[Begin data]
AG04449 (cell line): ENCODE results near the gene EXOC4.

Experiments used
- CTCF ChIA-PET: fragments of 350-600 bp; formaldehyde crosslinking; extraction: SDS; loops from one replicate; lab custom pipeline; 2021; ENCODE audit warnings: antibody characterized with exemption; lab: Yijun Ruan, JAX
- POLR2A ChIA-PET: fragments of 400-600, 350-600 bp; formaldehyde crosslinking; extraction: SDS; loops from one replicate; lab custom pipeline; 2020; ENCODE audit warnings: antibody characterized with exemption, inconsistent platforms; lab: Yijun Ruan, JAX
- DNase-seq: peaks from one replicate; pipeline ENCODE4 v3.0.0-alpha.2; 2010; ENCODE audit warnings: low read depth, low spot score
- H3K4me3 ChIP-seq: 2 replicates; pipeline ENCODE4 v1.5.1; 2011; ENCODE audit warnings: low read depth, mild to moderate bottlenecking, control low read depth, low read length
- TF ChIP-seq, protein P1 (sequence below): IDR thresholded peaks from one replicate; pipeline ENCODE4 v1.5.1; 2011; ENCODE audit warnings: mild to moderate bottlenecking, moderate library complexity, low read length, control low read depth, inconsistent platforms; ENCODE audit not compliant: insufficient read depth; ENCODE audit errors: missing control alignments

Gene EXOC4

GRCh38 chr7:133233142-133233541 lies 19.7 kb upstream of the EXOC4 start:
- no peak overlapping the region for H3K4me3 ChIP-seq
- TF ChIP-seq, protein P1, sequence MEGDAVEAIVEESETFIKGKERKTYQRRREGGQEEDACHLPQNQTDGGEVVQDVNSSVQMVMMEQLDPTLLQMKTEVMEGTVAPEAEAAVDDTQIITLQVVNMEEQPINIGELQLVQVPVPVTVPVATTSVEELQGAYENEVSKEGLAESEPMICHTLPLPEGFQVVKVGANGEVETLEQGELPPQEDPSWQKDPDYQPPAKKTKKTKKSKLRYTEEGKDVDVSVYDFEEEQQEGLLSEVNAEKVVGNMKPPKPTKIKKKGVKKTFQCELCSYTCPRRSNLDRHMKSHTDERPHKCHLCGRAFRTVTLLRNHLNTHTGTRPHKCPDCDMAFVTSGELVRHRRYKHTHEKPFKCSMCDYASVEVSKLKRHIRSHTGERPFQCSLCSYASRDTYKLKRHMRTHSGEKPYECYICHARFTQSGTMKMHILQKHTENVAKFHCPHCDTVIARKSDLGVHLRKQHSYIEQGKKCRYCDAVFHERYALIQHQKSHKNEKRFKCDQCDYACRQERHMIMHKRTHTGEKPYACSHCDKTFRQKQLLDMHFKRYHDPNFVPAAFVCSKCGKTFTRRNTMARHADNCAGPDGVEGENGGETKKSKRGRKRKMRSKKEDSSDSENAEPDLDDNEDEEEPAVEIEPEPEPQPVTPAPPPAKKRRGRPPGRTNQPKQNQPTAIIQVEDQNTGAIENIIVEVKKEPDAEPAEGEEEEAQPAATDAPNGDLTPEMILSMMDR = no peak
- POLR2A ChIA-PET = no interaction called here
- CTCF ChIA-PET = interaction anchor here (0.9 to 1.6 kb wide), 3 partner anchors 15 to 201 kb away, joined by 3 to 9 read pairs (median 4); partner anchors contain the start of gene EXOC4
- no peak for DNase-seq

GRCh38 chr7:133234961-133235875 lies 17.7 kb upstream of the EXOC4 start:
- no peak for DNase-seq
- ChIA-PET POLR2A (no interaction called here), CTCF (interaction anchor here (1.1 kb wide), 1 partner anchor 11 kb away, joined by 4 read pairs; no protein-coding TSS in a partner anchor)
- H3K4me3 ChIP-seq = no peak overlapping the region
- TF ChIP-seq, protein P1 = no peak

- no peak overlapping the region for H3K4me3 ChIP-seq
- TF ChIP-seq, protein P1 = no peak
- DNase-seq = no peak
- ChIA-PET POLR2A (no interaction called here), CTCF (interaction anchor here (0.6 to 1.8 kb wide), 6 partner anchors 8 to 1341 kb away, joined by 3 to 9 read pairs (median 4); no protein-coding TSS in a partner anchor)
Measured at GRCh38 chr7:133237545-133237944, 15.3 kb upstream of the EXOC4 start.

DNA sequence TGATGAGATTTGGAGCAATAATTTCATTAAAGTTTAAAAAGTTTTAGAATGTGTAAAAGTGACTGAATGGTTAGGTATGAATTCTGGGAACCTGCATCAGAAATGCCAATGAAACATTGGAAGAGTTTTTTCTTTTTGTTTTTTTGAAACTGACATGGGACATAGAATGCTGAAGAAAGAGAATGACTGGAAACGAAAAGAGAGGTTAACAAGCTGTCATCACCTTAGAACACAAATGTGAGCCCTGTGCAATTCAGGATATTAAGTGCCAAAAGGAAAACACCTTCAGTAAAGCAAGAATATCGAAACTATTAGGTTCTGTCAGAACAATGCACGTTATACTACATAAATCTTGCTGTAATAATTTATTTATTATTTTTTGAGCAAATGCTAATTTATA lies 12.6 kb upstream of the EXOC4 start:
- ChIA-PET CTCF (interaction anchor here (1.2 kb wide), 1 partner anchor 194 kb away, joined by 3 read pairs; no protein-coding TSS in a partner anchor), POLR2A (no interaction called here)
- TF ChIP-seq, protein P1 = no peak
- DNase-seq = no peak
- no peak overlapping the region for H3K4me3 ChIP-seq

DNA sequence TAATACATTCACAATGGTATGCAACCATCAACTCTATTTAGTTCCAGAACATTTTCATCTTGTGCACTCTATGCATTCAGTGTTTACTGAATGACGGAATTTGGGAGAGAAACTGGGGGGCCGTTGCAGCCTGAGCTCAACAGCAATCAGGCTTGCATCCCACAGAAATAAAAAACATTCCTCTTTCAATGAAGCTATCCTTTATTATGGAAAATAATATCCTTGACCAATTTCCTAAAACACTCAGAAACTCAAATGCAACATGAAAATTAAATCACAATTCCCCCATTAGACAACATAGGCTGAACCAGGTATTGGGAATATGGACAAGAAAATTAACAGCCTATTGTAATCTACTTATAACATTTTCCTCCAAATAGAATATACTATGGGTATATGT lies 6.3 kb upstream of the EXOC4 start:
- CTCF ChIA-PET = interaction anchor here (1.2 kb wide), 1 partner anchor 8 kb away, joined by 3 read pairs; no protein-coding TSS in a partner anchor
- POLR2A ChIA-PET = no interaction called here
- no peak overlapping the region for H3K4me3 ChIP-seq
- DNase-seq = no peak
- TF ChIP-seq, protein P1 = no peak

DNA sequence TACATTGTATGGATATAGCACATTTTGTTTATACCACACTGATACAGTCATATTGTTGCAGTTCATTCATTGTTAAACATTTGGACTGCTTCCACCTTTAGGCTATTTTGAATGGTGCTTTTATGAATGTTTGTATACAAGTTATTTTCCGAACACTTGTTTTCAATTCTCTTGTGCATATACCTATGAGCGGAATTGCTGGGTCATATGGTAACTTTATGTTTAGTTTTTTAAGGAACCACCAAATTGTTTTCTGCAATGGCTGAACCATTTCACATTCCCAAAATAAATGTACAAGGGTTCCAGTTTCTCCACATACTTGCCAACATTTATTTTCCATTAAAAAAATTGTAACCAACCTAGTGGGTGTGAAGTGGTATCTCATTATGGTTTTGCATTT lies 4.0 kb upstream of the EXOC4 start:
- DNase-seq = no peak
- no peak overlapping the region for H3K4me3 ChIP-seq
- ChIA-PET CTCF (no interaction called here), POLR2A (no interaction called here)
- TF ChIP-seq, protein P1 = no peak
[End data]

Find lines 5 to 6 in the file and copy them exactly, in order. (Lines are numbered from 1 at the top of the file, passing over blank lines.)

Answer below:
- DNase-seq: peaks from one replicate; pipeline ENCODE4 v3.0.0-alpha.2; 2010; ENCODE audit warnings: low read depth, low spot score
- H3K4me3 ChIP-seq: 2 replicates; pipeline ENCODE4 v1.5.1; 2011; ENCODE audit warnings: low read depth, mild to moderate bottlenecking, control low read depth, low read length